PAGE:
Anaphylaxis is a potentially life-threatening type of allergic reaction that can occur within minutes of exposure to a substance to which an individual is allergic. Timely recognition and treatment of anaphylaxis is crucial because it can rapidly progress to anaphylactic shock, a severe and life-threatening condition.
Symptoms of Anaphylaxis
The symptoms of anaphylaxis develop rapidly in a matter of minutes. Some of the common signs and symptoms of anaphylaxis include:
- Swelling of lips, face, and throat
- Difficulty breathing
- Nausea, diarrhea, or vomiting
- If you suspect that you or someone around you is experiencing anaphylaxis, seek emergency medical attention right away.
Causes of Anaphylaxis
Anaphylaxis is mostly caused by an allergic reaction to certain foods, medications, or insect stings and bites.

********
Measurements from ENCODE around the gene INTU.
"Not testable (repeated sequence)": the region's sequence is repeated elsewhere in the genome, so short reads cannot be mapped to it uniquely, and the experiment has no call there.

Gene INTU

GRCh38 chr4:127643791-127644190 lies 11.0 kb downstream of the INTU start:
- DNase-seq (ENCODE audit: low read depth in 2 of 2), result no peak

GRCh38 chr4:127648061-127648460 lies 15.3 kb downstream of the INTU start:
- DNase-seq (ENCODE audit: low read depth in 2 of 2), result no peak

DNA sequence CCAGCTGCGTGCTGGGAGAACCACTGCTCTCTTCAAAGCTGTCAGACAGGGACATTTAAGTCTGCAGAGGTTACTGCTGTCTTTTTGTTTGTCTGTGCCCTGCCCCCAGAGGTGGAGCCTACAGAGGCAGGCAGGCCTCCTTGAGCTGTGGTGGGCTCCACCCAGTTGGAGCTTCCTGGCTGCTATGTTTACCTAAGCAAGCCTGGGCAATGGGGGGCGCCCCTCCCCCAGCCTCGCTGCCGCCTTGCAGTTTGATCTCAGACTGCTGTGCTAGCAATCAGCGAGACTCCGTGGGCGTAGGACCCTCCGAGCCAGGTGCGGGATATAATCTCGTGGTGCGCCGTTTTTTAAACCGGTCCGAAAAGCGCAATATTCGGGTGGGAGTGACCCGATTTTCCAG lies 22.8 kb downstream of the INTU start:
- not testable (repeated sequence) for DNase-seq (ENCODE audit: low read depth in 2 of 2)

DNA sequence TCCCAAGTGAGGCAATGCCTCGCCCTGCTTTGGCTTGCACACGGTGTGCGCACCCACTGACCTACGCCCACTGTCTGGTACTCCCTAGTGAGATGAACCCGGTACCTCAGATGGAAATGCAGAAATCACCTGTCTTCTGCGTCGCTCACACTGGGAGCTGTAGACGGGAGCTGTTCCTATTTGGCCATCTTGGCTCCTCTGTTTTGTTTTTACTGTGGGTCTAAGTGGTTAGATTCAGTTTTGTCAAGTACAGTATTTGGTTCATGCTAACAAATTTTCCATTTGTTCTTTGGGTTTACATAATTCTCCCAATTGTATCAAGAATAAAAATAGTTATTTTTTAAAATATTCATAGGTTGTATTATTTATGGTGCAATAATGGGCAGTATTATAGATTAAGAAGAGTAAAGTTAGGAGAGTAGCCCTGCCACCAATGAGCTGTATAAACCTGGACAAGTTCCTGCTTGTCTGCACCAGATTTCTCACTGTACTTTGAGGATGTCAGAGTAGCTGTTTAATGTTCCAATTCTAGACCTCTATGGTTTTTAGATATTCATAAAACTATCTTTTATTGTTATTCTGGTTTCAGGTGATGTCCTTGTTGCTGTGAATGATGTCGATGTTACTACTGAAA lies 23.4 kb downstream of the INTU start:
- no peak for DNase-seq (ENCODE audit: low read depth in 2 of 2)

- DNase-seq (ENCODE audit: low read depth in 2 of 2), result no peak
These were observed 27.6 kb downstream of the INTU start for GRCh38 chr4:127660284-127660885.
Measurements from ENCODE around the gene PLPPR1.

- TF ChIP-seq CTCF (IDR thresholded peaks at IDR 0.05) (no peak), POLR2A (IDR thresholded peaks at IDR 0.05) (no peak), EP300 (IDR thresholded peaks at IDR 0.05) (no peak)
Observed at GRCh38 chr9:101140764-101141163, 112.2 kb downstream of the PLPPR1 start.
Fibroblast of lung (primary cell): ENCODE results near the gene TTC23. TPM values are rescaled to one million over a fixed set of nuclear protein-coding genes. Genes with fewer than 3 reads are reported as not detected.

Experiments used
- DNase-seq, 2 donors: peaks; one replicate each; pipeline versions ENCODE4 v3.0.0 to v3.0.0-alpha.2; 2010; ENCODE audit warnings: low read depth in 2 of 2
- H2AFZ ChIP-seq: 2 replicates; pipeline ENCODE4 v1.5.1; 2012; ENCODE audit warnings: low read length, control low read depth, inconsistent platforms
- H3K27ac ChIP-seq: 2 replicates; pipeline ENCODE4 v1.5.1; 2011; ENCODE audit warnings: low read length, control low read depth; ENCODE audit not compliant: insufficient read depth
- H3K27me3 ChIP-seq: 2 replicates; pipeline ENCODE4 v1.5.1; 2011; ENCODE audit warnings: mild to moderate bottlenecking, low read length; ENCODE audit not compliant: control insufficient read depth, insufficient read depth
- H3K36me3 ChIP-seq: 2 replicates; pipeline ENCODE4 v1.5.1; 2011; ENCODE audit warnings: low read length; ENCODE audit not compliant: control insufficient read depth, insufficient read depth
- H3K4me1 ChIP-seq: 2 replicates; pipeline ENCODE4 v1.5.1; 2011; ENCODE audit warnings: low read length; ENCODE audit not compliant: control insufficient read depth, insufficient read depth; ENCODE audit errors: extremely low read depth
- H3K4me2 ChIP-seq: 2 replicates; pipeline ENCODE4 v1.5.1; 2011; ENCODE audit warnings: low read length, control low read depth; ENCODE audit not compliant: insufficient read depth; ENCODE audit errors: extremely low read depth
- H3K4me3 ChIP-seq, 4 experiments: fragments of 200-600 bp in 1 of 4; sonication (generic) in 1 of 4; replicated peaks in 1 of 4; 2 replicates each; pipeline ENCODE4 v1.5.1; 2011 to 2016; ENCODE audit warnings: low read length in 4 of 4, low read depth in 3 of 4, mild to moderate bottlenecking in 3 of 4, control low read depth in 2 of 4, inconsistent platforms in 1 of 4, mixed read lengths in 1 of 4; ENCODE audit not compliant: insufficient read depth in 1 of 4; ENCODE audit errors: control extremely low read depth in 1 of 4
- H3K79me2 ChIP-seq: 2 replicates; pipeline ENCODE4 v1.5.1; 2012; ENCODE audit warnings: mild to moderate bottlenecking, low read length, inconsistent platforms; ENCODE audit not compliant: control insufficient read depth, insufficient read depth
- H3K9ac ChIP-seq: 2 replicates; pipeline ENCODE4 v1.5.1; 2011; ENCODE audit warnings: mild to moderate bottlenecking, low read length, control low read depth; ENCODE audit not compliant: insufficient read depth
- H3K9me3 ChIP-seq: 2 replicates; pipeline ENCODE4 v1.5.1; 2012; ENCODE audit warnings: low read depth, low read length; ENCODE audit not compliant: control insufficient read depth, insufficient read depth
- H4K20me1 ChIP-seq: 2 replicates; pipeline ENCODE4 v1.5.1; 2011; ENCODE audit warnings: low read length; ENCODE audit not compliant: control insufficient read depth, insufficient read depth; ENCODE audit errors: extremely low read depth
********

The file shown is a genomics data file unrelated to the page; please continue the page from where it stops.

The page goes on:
Some of the common triggers of anaphylaxis include:
- Peanuts, tree nuts, and shellfish
- Penicillin and other antibiotics
- Insect stings and bites from bees, wasps, or hornets
Treatment for Anaphylaxis
The treatment for anaphylaxis is epinephrine. People who are prescribed epinephrine, must carry it at all times and know how to use it in an emergency. However, not everyone has epinephrine and many don't know how to respond appropriately to anaphylaxis.
It is important to remember that anaphylaxis is a medical emergency that requires prompt treatment, and seeking emergency medical attention right away.
Anaphylaxis is a serious allergic reaction that can be life-threatening if not treated promptly. Understanding the symptoms, causes, and treatment of anaphylaxis is important for everyone.
Take our brief quiz to test your knowledge about anaphylaxis within the Allergy Advocacy Association's "10 in 10 training" (+hyperlink), the self-paced ten-day training to learn how to become an advocate in ten minutes a day! Remember, advocacy is an ongoing journey, and every effort, no matter how small, can contribute to a better future.